Why do we serve?
- Published: Friday, 21 June 2019 14:33
Tim Boyd – India, USA
Conventional Darwinian thinking emphasizes the survival of the fittest. From such a selfish, or evolutionary sense, service could be seen as a questionable activity. What is the advantage of serving, of being the one who bestows an advantage to another? Yet, it seems that we are hardwired with an inescapable urge to be compassionate. We cannot help it. Otherwise, why would it be that so much of our attention and effort is put into helping or aiding the very weakest among us? This is what we do instinctively, naturally.
As we age and become weak and infirm, or as we become sick, the evolutionary advantage would seem to be to look out for yourself and move on, but that is not what we do. Our energies, our attention, are inevitably focused on the weakest among us.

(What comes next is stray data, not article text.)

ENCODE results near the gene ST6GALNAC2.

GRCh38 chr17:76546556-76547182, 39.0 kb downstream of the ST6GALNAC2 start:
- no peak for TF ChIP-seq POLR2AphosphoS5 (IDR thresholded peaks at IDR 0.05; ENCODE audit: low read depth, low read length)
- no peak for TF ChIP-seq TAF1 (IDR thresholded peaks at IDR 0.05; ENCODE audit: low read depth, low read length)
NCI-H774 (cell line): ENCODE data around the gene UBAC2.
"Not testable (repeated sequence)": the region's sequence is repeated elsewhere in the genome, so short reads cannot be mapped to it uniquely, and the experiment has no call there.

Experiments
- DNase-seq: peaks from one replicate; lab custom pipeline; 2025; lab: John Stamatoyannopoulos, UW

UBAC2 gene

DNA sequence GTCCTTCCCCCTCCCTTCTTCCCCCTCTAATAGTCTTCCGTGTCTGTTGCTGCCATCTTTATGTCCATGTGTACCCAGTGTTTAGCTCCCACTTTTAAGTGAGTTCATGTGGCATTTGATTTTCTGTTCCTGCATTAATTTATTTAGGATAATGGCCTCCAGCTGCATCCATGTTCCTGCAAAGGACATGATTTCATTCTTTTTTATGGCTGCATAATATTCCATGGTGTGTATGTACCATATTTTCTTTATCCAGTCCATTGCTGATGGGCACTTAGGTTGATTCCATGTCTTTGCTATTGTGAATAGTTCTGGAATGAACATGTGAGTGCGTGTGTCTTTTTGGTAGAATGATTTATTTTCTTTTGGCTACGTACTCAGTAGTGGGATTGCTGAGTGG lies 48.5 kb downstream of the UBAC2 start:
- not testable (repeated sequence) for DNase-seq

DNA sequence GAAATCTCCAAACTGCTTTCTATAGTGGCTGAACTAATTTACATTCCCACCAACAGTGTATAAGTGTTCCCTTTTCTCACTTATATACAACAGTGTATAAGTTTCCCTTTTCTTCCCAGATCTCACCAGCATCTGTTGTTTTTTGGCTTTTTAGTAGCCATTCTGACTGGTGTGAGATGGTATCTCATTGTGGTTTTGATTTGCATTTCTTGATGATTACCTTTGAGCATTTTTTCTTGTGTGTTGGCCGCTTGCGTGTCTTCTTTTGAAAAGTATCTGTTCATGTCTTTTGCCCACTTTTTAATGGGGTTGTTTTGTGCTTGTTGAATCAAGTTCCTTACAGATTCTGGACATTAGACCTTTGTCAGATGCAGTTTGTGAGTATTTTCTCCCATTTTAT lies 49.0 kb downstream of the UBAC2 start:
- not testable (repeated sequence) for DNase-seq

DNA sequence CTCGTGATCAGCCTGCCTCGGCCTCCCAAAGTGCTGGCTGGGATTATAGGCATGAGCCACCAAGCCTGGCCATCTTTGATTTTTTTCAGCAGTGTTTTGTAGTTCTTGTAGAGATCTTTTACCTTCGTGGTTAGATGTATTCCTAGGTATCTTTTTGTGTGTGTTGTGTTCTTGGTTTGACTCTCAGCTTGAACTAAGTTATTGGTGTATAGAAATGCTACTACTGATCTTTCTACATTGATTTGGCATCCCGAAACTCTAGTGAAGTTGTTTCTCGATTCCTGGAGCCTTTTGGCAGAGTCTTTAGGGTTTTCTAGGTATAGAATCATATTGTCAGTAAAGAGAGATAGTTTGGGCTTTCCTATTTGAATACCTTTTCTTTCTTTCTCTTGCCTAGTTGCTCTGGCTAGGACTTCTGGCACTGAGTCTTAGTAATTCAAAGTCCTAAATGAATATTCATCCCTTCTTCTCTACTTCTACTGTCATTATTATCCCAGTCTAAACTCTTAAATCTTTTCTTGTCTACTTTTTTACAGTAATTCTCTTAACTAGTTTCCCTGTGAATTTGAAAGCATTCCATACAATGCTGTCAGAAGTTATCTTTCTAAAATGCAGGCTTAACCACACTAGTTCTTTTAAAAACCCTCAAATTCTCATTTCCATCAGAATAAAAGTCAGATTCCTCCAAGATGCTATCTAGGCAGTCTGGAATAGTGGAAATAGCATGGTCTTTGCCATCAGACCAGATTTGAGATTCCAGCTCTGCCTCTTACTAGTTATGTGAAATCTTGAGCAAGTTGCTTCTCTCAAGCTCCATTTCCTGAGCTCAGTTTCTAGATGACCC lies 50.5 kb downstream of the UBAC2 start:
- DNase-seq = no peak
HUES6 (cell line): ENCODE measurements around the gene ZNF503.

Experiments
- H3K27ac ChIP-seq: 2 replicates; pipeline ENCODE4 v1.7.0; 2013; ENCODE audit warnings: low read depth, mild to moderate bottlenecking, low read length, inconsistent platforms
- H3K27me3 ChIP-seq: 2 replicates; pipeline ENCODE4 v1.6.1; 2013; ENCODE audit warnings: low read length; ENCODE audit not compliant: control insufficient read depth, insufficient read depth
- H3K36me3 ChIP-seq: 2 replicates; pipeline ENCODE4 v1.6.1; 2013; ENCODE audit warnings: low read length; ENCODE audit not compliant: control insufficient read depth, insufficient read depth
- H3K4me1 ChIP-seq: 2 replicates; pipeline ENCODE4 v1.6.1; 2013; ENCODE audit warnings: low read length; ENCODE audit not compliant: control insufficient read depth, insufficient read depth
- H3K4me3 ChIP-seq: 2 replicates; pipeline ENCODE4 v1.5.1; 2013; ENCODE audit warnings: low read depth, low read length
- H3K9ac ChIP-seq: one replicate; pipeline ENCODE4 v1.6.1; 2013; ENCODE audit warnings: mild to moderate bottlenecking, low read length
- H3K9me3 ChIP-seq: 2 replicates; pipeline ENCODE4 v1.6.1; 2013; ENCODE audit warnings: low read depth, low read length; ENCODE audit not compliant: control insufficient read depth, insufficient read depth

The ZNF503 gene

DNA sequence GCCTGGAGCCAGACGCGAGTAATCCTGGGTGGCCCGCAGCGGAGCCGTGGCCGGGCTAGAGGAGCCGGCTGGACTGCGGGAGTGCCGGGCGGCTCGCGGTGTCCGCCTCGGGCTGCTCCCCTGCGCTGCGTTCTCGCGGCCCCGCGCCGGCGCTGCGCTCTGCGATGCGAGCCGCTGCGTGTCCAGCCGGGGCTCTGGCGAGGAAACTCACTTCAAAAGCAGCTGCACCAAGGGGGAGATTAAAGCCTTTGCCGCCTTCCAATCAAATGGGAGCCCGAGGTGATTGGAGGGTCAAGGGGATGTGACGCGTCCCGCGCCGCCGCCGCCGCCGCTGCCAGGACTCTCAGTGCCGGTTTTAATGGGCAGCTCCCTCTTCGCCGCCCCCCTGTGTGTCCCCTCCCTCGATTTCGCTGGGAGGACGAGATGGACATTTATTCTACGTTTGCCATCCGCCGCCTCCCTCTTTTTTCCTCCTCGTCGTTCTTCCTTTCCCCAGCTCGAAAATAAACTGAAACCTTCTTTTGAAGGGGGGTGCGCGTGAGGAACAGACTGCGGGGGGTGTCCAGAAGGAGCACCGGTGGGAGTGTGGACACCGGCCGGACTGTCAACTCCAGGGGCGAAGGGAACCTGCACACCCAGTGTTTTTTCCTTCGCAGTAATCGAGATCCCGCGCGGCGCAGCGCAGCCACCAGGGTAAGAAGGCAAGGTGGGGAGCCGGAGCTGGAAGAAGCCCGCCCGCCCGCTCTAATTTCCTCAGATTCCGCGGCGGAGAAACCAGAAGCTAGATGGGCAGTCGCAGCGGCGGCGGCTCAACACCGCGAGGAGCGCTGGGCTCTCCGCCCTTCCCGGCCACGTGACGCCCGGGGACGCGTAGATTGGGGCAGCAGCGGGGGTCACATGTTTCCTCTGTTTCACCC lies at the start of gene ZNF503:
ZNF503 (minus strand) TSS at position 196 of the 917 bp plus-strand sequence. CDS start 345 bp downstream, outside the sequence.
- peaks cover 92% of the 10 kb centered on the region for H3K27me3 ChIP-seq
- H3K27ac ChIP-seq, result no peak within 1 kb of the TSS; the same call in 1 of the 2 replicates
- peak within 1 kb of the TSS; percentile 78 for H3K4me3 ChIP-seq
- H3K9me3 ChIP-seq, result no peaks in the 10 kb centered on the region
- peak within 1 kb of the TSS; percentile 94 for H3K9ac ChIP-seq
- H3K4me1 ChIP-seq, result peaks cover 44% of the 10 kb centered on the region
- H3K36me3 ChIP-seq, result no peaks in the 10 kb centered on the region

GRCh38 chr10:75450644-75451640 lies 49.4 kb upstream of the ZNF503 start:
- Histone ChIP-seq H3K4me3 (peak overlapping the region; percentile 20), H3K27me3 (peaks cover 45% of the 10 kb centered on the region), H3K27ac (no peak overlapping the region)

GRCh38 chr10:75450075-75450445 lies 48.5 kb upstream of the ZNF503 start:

In Buddhist terms, the word used is “compassion”. It has become a buzz word in the world today, and it should be. In Buddhism there is a very specific definition of compassion. They would say that it is “the desire to alleviate the suffering of others”. So when we are behaving in compassionate ways we are working to-ward alleviating the suffering of others
H. P. Blavatsky’s The Voice of the Silence presents another way to look at compassion. In that short book we find the enigmatic word: “Compassion is no attribute. It is the Law of laws”. This is a very broad statement which seems to be clear and unambiguous, but what does it mean?
What is the compassion that rises to this level, superseding every other law we are aware of – gravity, thermodynamics, karma? Clearly this is not limited to a behavior in which we are attempting to alleviate suffering. Conscious compassionate activity, which we name “service”, is a subset of this great compassion.